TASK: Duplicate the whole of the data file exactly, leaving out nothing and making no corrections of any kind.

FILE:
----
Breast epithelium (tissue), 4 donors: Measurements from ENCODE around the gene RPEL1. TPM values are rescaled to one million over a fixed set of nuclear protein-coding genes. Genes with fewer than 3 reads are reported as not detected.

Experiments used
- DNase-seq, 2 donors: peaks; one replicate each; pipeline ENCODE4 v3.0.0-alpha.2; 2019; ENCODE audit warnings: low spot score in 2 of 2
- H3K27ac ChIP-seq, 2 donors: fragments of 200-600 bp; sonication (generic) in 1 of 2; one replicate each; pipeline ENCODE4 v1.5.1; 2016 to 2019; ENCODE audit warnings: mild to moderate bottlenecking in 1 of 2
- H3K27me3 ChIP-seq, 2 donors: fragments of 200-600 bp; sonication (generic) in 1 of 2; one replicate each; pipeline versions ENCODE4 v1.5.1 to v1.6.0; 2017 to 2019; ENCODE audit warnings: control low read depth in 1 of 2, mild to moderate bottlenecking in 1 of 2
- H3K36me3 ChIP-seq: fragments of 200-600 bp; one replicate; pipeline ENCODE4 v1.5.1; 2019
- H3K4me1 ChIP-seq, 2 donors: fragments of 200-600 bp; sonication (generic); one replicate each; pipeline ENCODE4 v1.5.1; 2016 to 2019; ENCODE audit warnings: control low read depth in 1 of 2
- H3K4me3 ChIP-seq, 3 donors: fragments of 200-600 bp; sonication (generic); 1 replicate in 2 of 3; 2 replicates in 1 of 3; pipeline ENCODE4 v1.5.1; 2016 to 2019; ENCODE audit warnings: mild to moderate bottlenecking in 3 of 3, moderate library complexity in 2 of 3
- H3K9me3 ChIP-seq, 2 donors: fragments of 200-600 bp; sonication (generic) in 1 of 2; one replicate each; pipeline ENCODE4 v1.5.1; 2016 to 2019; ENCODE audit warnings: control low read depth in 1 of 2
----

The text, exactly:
Breast epithelium (tissue), 4 donors: Measurements from ENCODE around the gene RPEL1. TPM values are rescaled to one million over a fixed set of nuclear protein-coding genes. Genes with fewer than 3 reads are reported as not detected.

Experiments used
- DNase-seq, 2 donors: peaks; one replicate each; pipeline ENCODE4 v3.0.0-alpha.2; 2019; ENCODE audit warnings: low spot score in 2 of 2
- H3K27ac ChIP-seq, 2 donors: fragments of 200-600 bp; sonication (generic) in 1 of 2; one replicate each; pipeline ENCODE4 v1.5.1; 2016 to 2019; ENCODE audit warnings: mild to moderate bottlenecking in 1 of 2
- H3K27me3 ChIP-seq, 2 donors: fragments of 200-600 bp; sonication (generic) in 1 of 2; one replicate each; pipeline versions ENCODE4 v1.5.1 to v1.6.0; 2017 to 2019; ENCODE audit warnings: control low read depth in 1 of 2, mild to moderate bottlenecking in 1 of 2
- H3K36me3 ChIP-seq: fragments of 200-600 bp; one replicate; pipeline ENCODE4 v1.5.1; 2019
- H3K4me1 ChIP-seq, 2 donors: fragments of 200-600 bp; sonication (generic); one replicate each; pipeline ENCODE4 v1.5.1; 2016 to 2019; ENCODE audit warnings: control low read depth in 1 of 2
- H3K4me3 ChIP-seq, 3 donors: fragments of 200-600 bp; sonication (generic); 1 replicate in 2 of 3; 2 replicates in 1 of 3; pipeline ENCODE4 v1.5.1; 2016 to 2019; ENCODE audit warnings: mild to moderate bottlenecking in 3 of 3, moderate library complexity in 2 of 3
- H3K9me3 ChIP-seq, 2 donors: fragments of 200-600 bp; sonication (generic) in 1 of 2; one replicate each; pipeline ENCODE4 v1.5.1; 2016 to 2019; ENCODE audit warnings: control low read depth in 1 of 2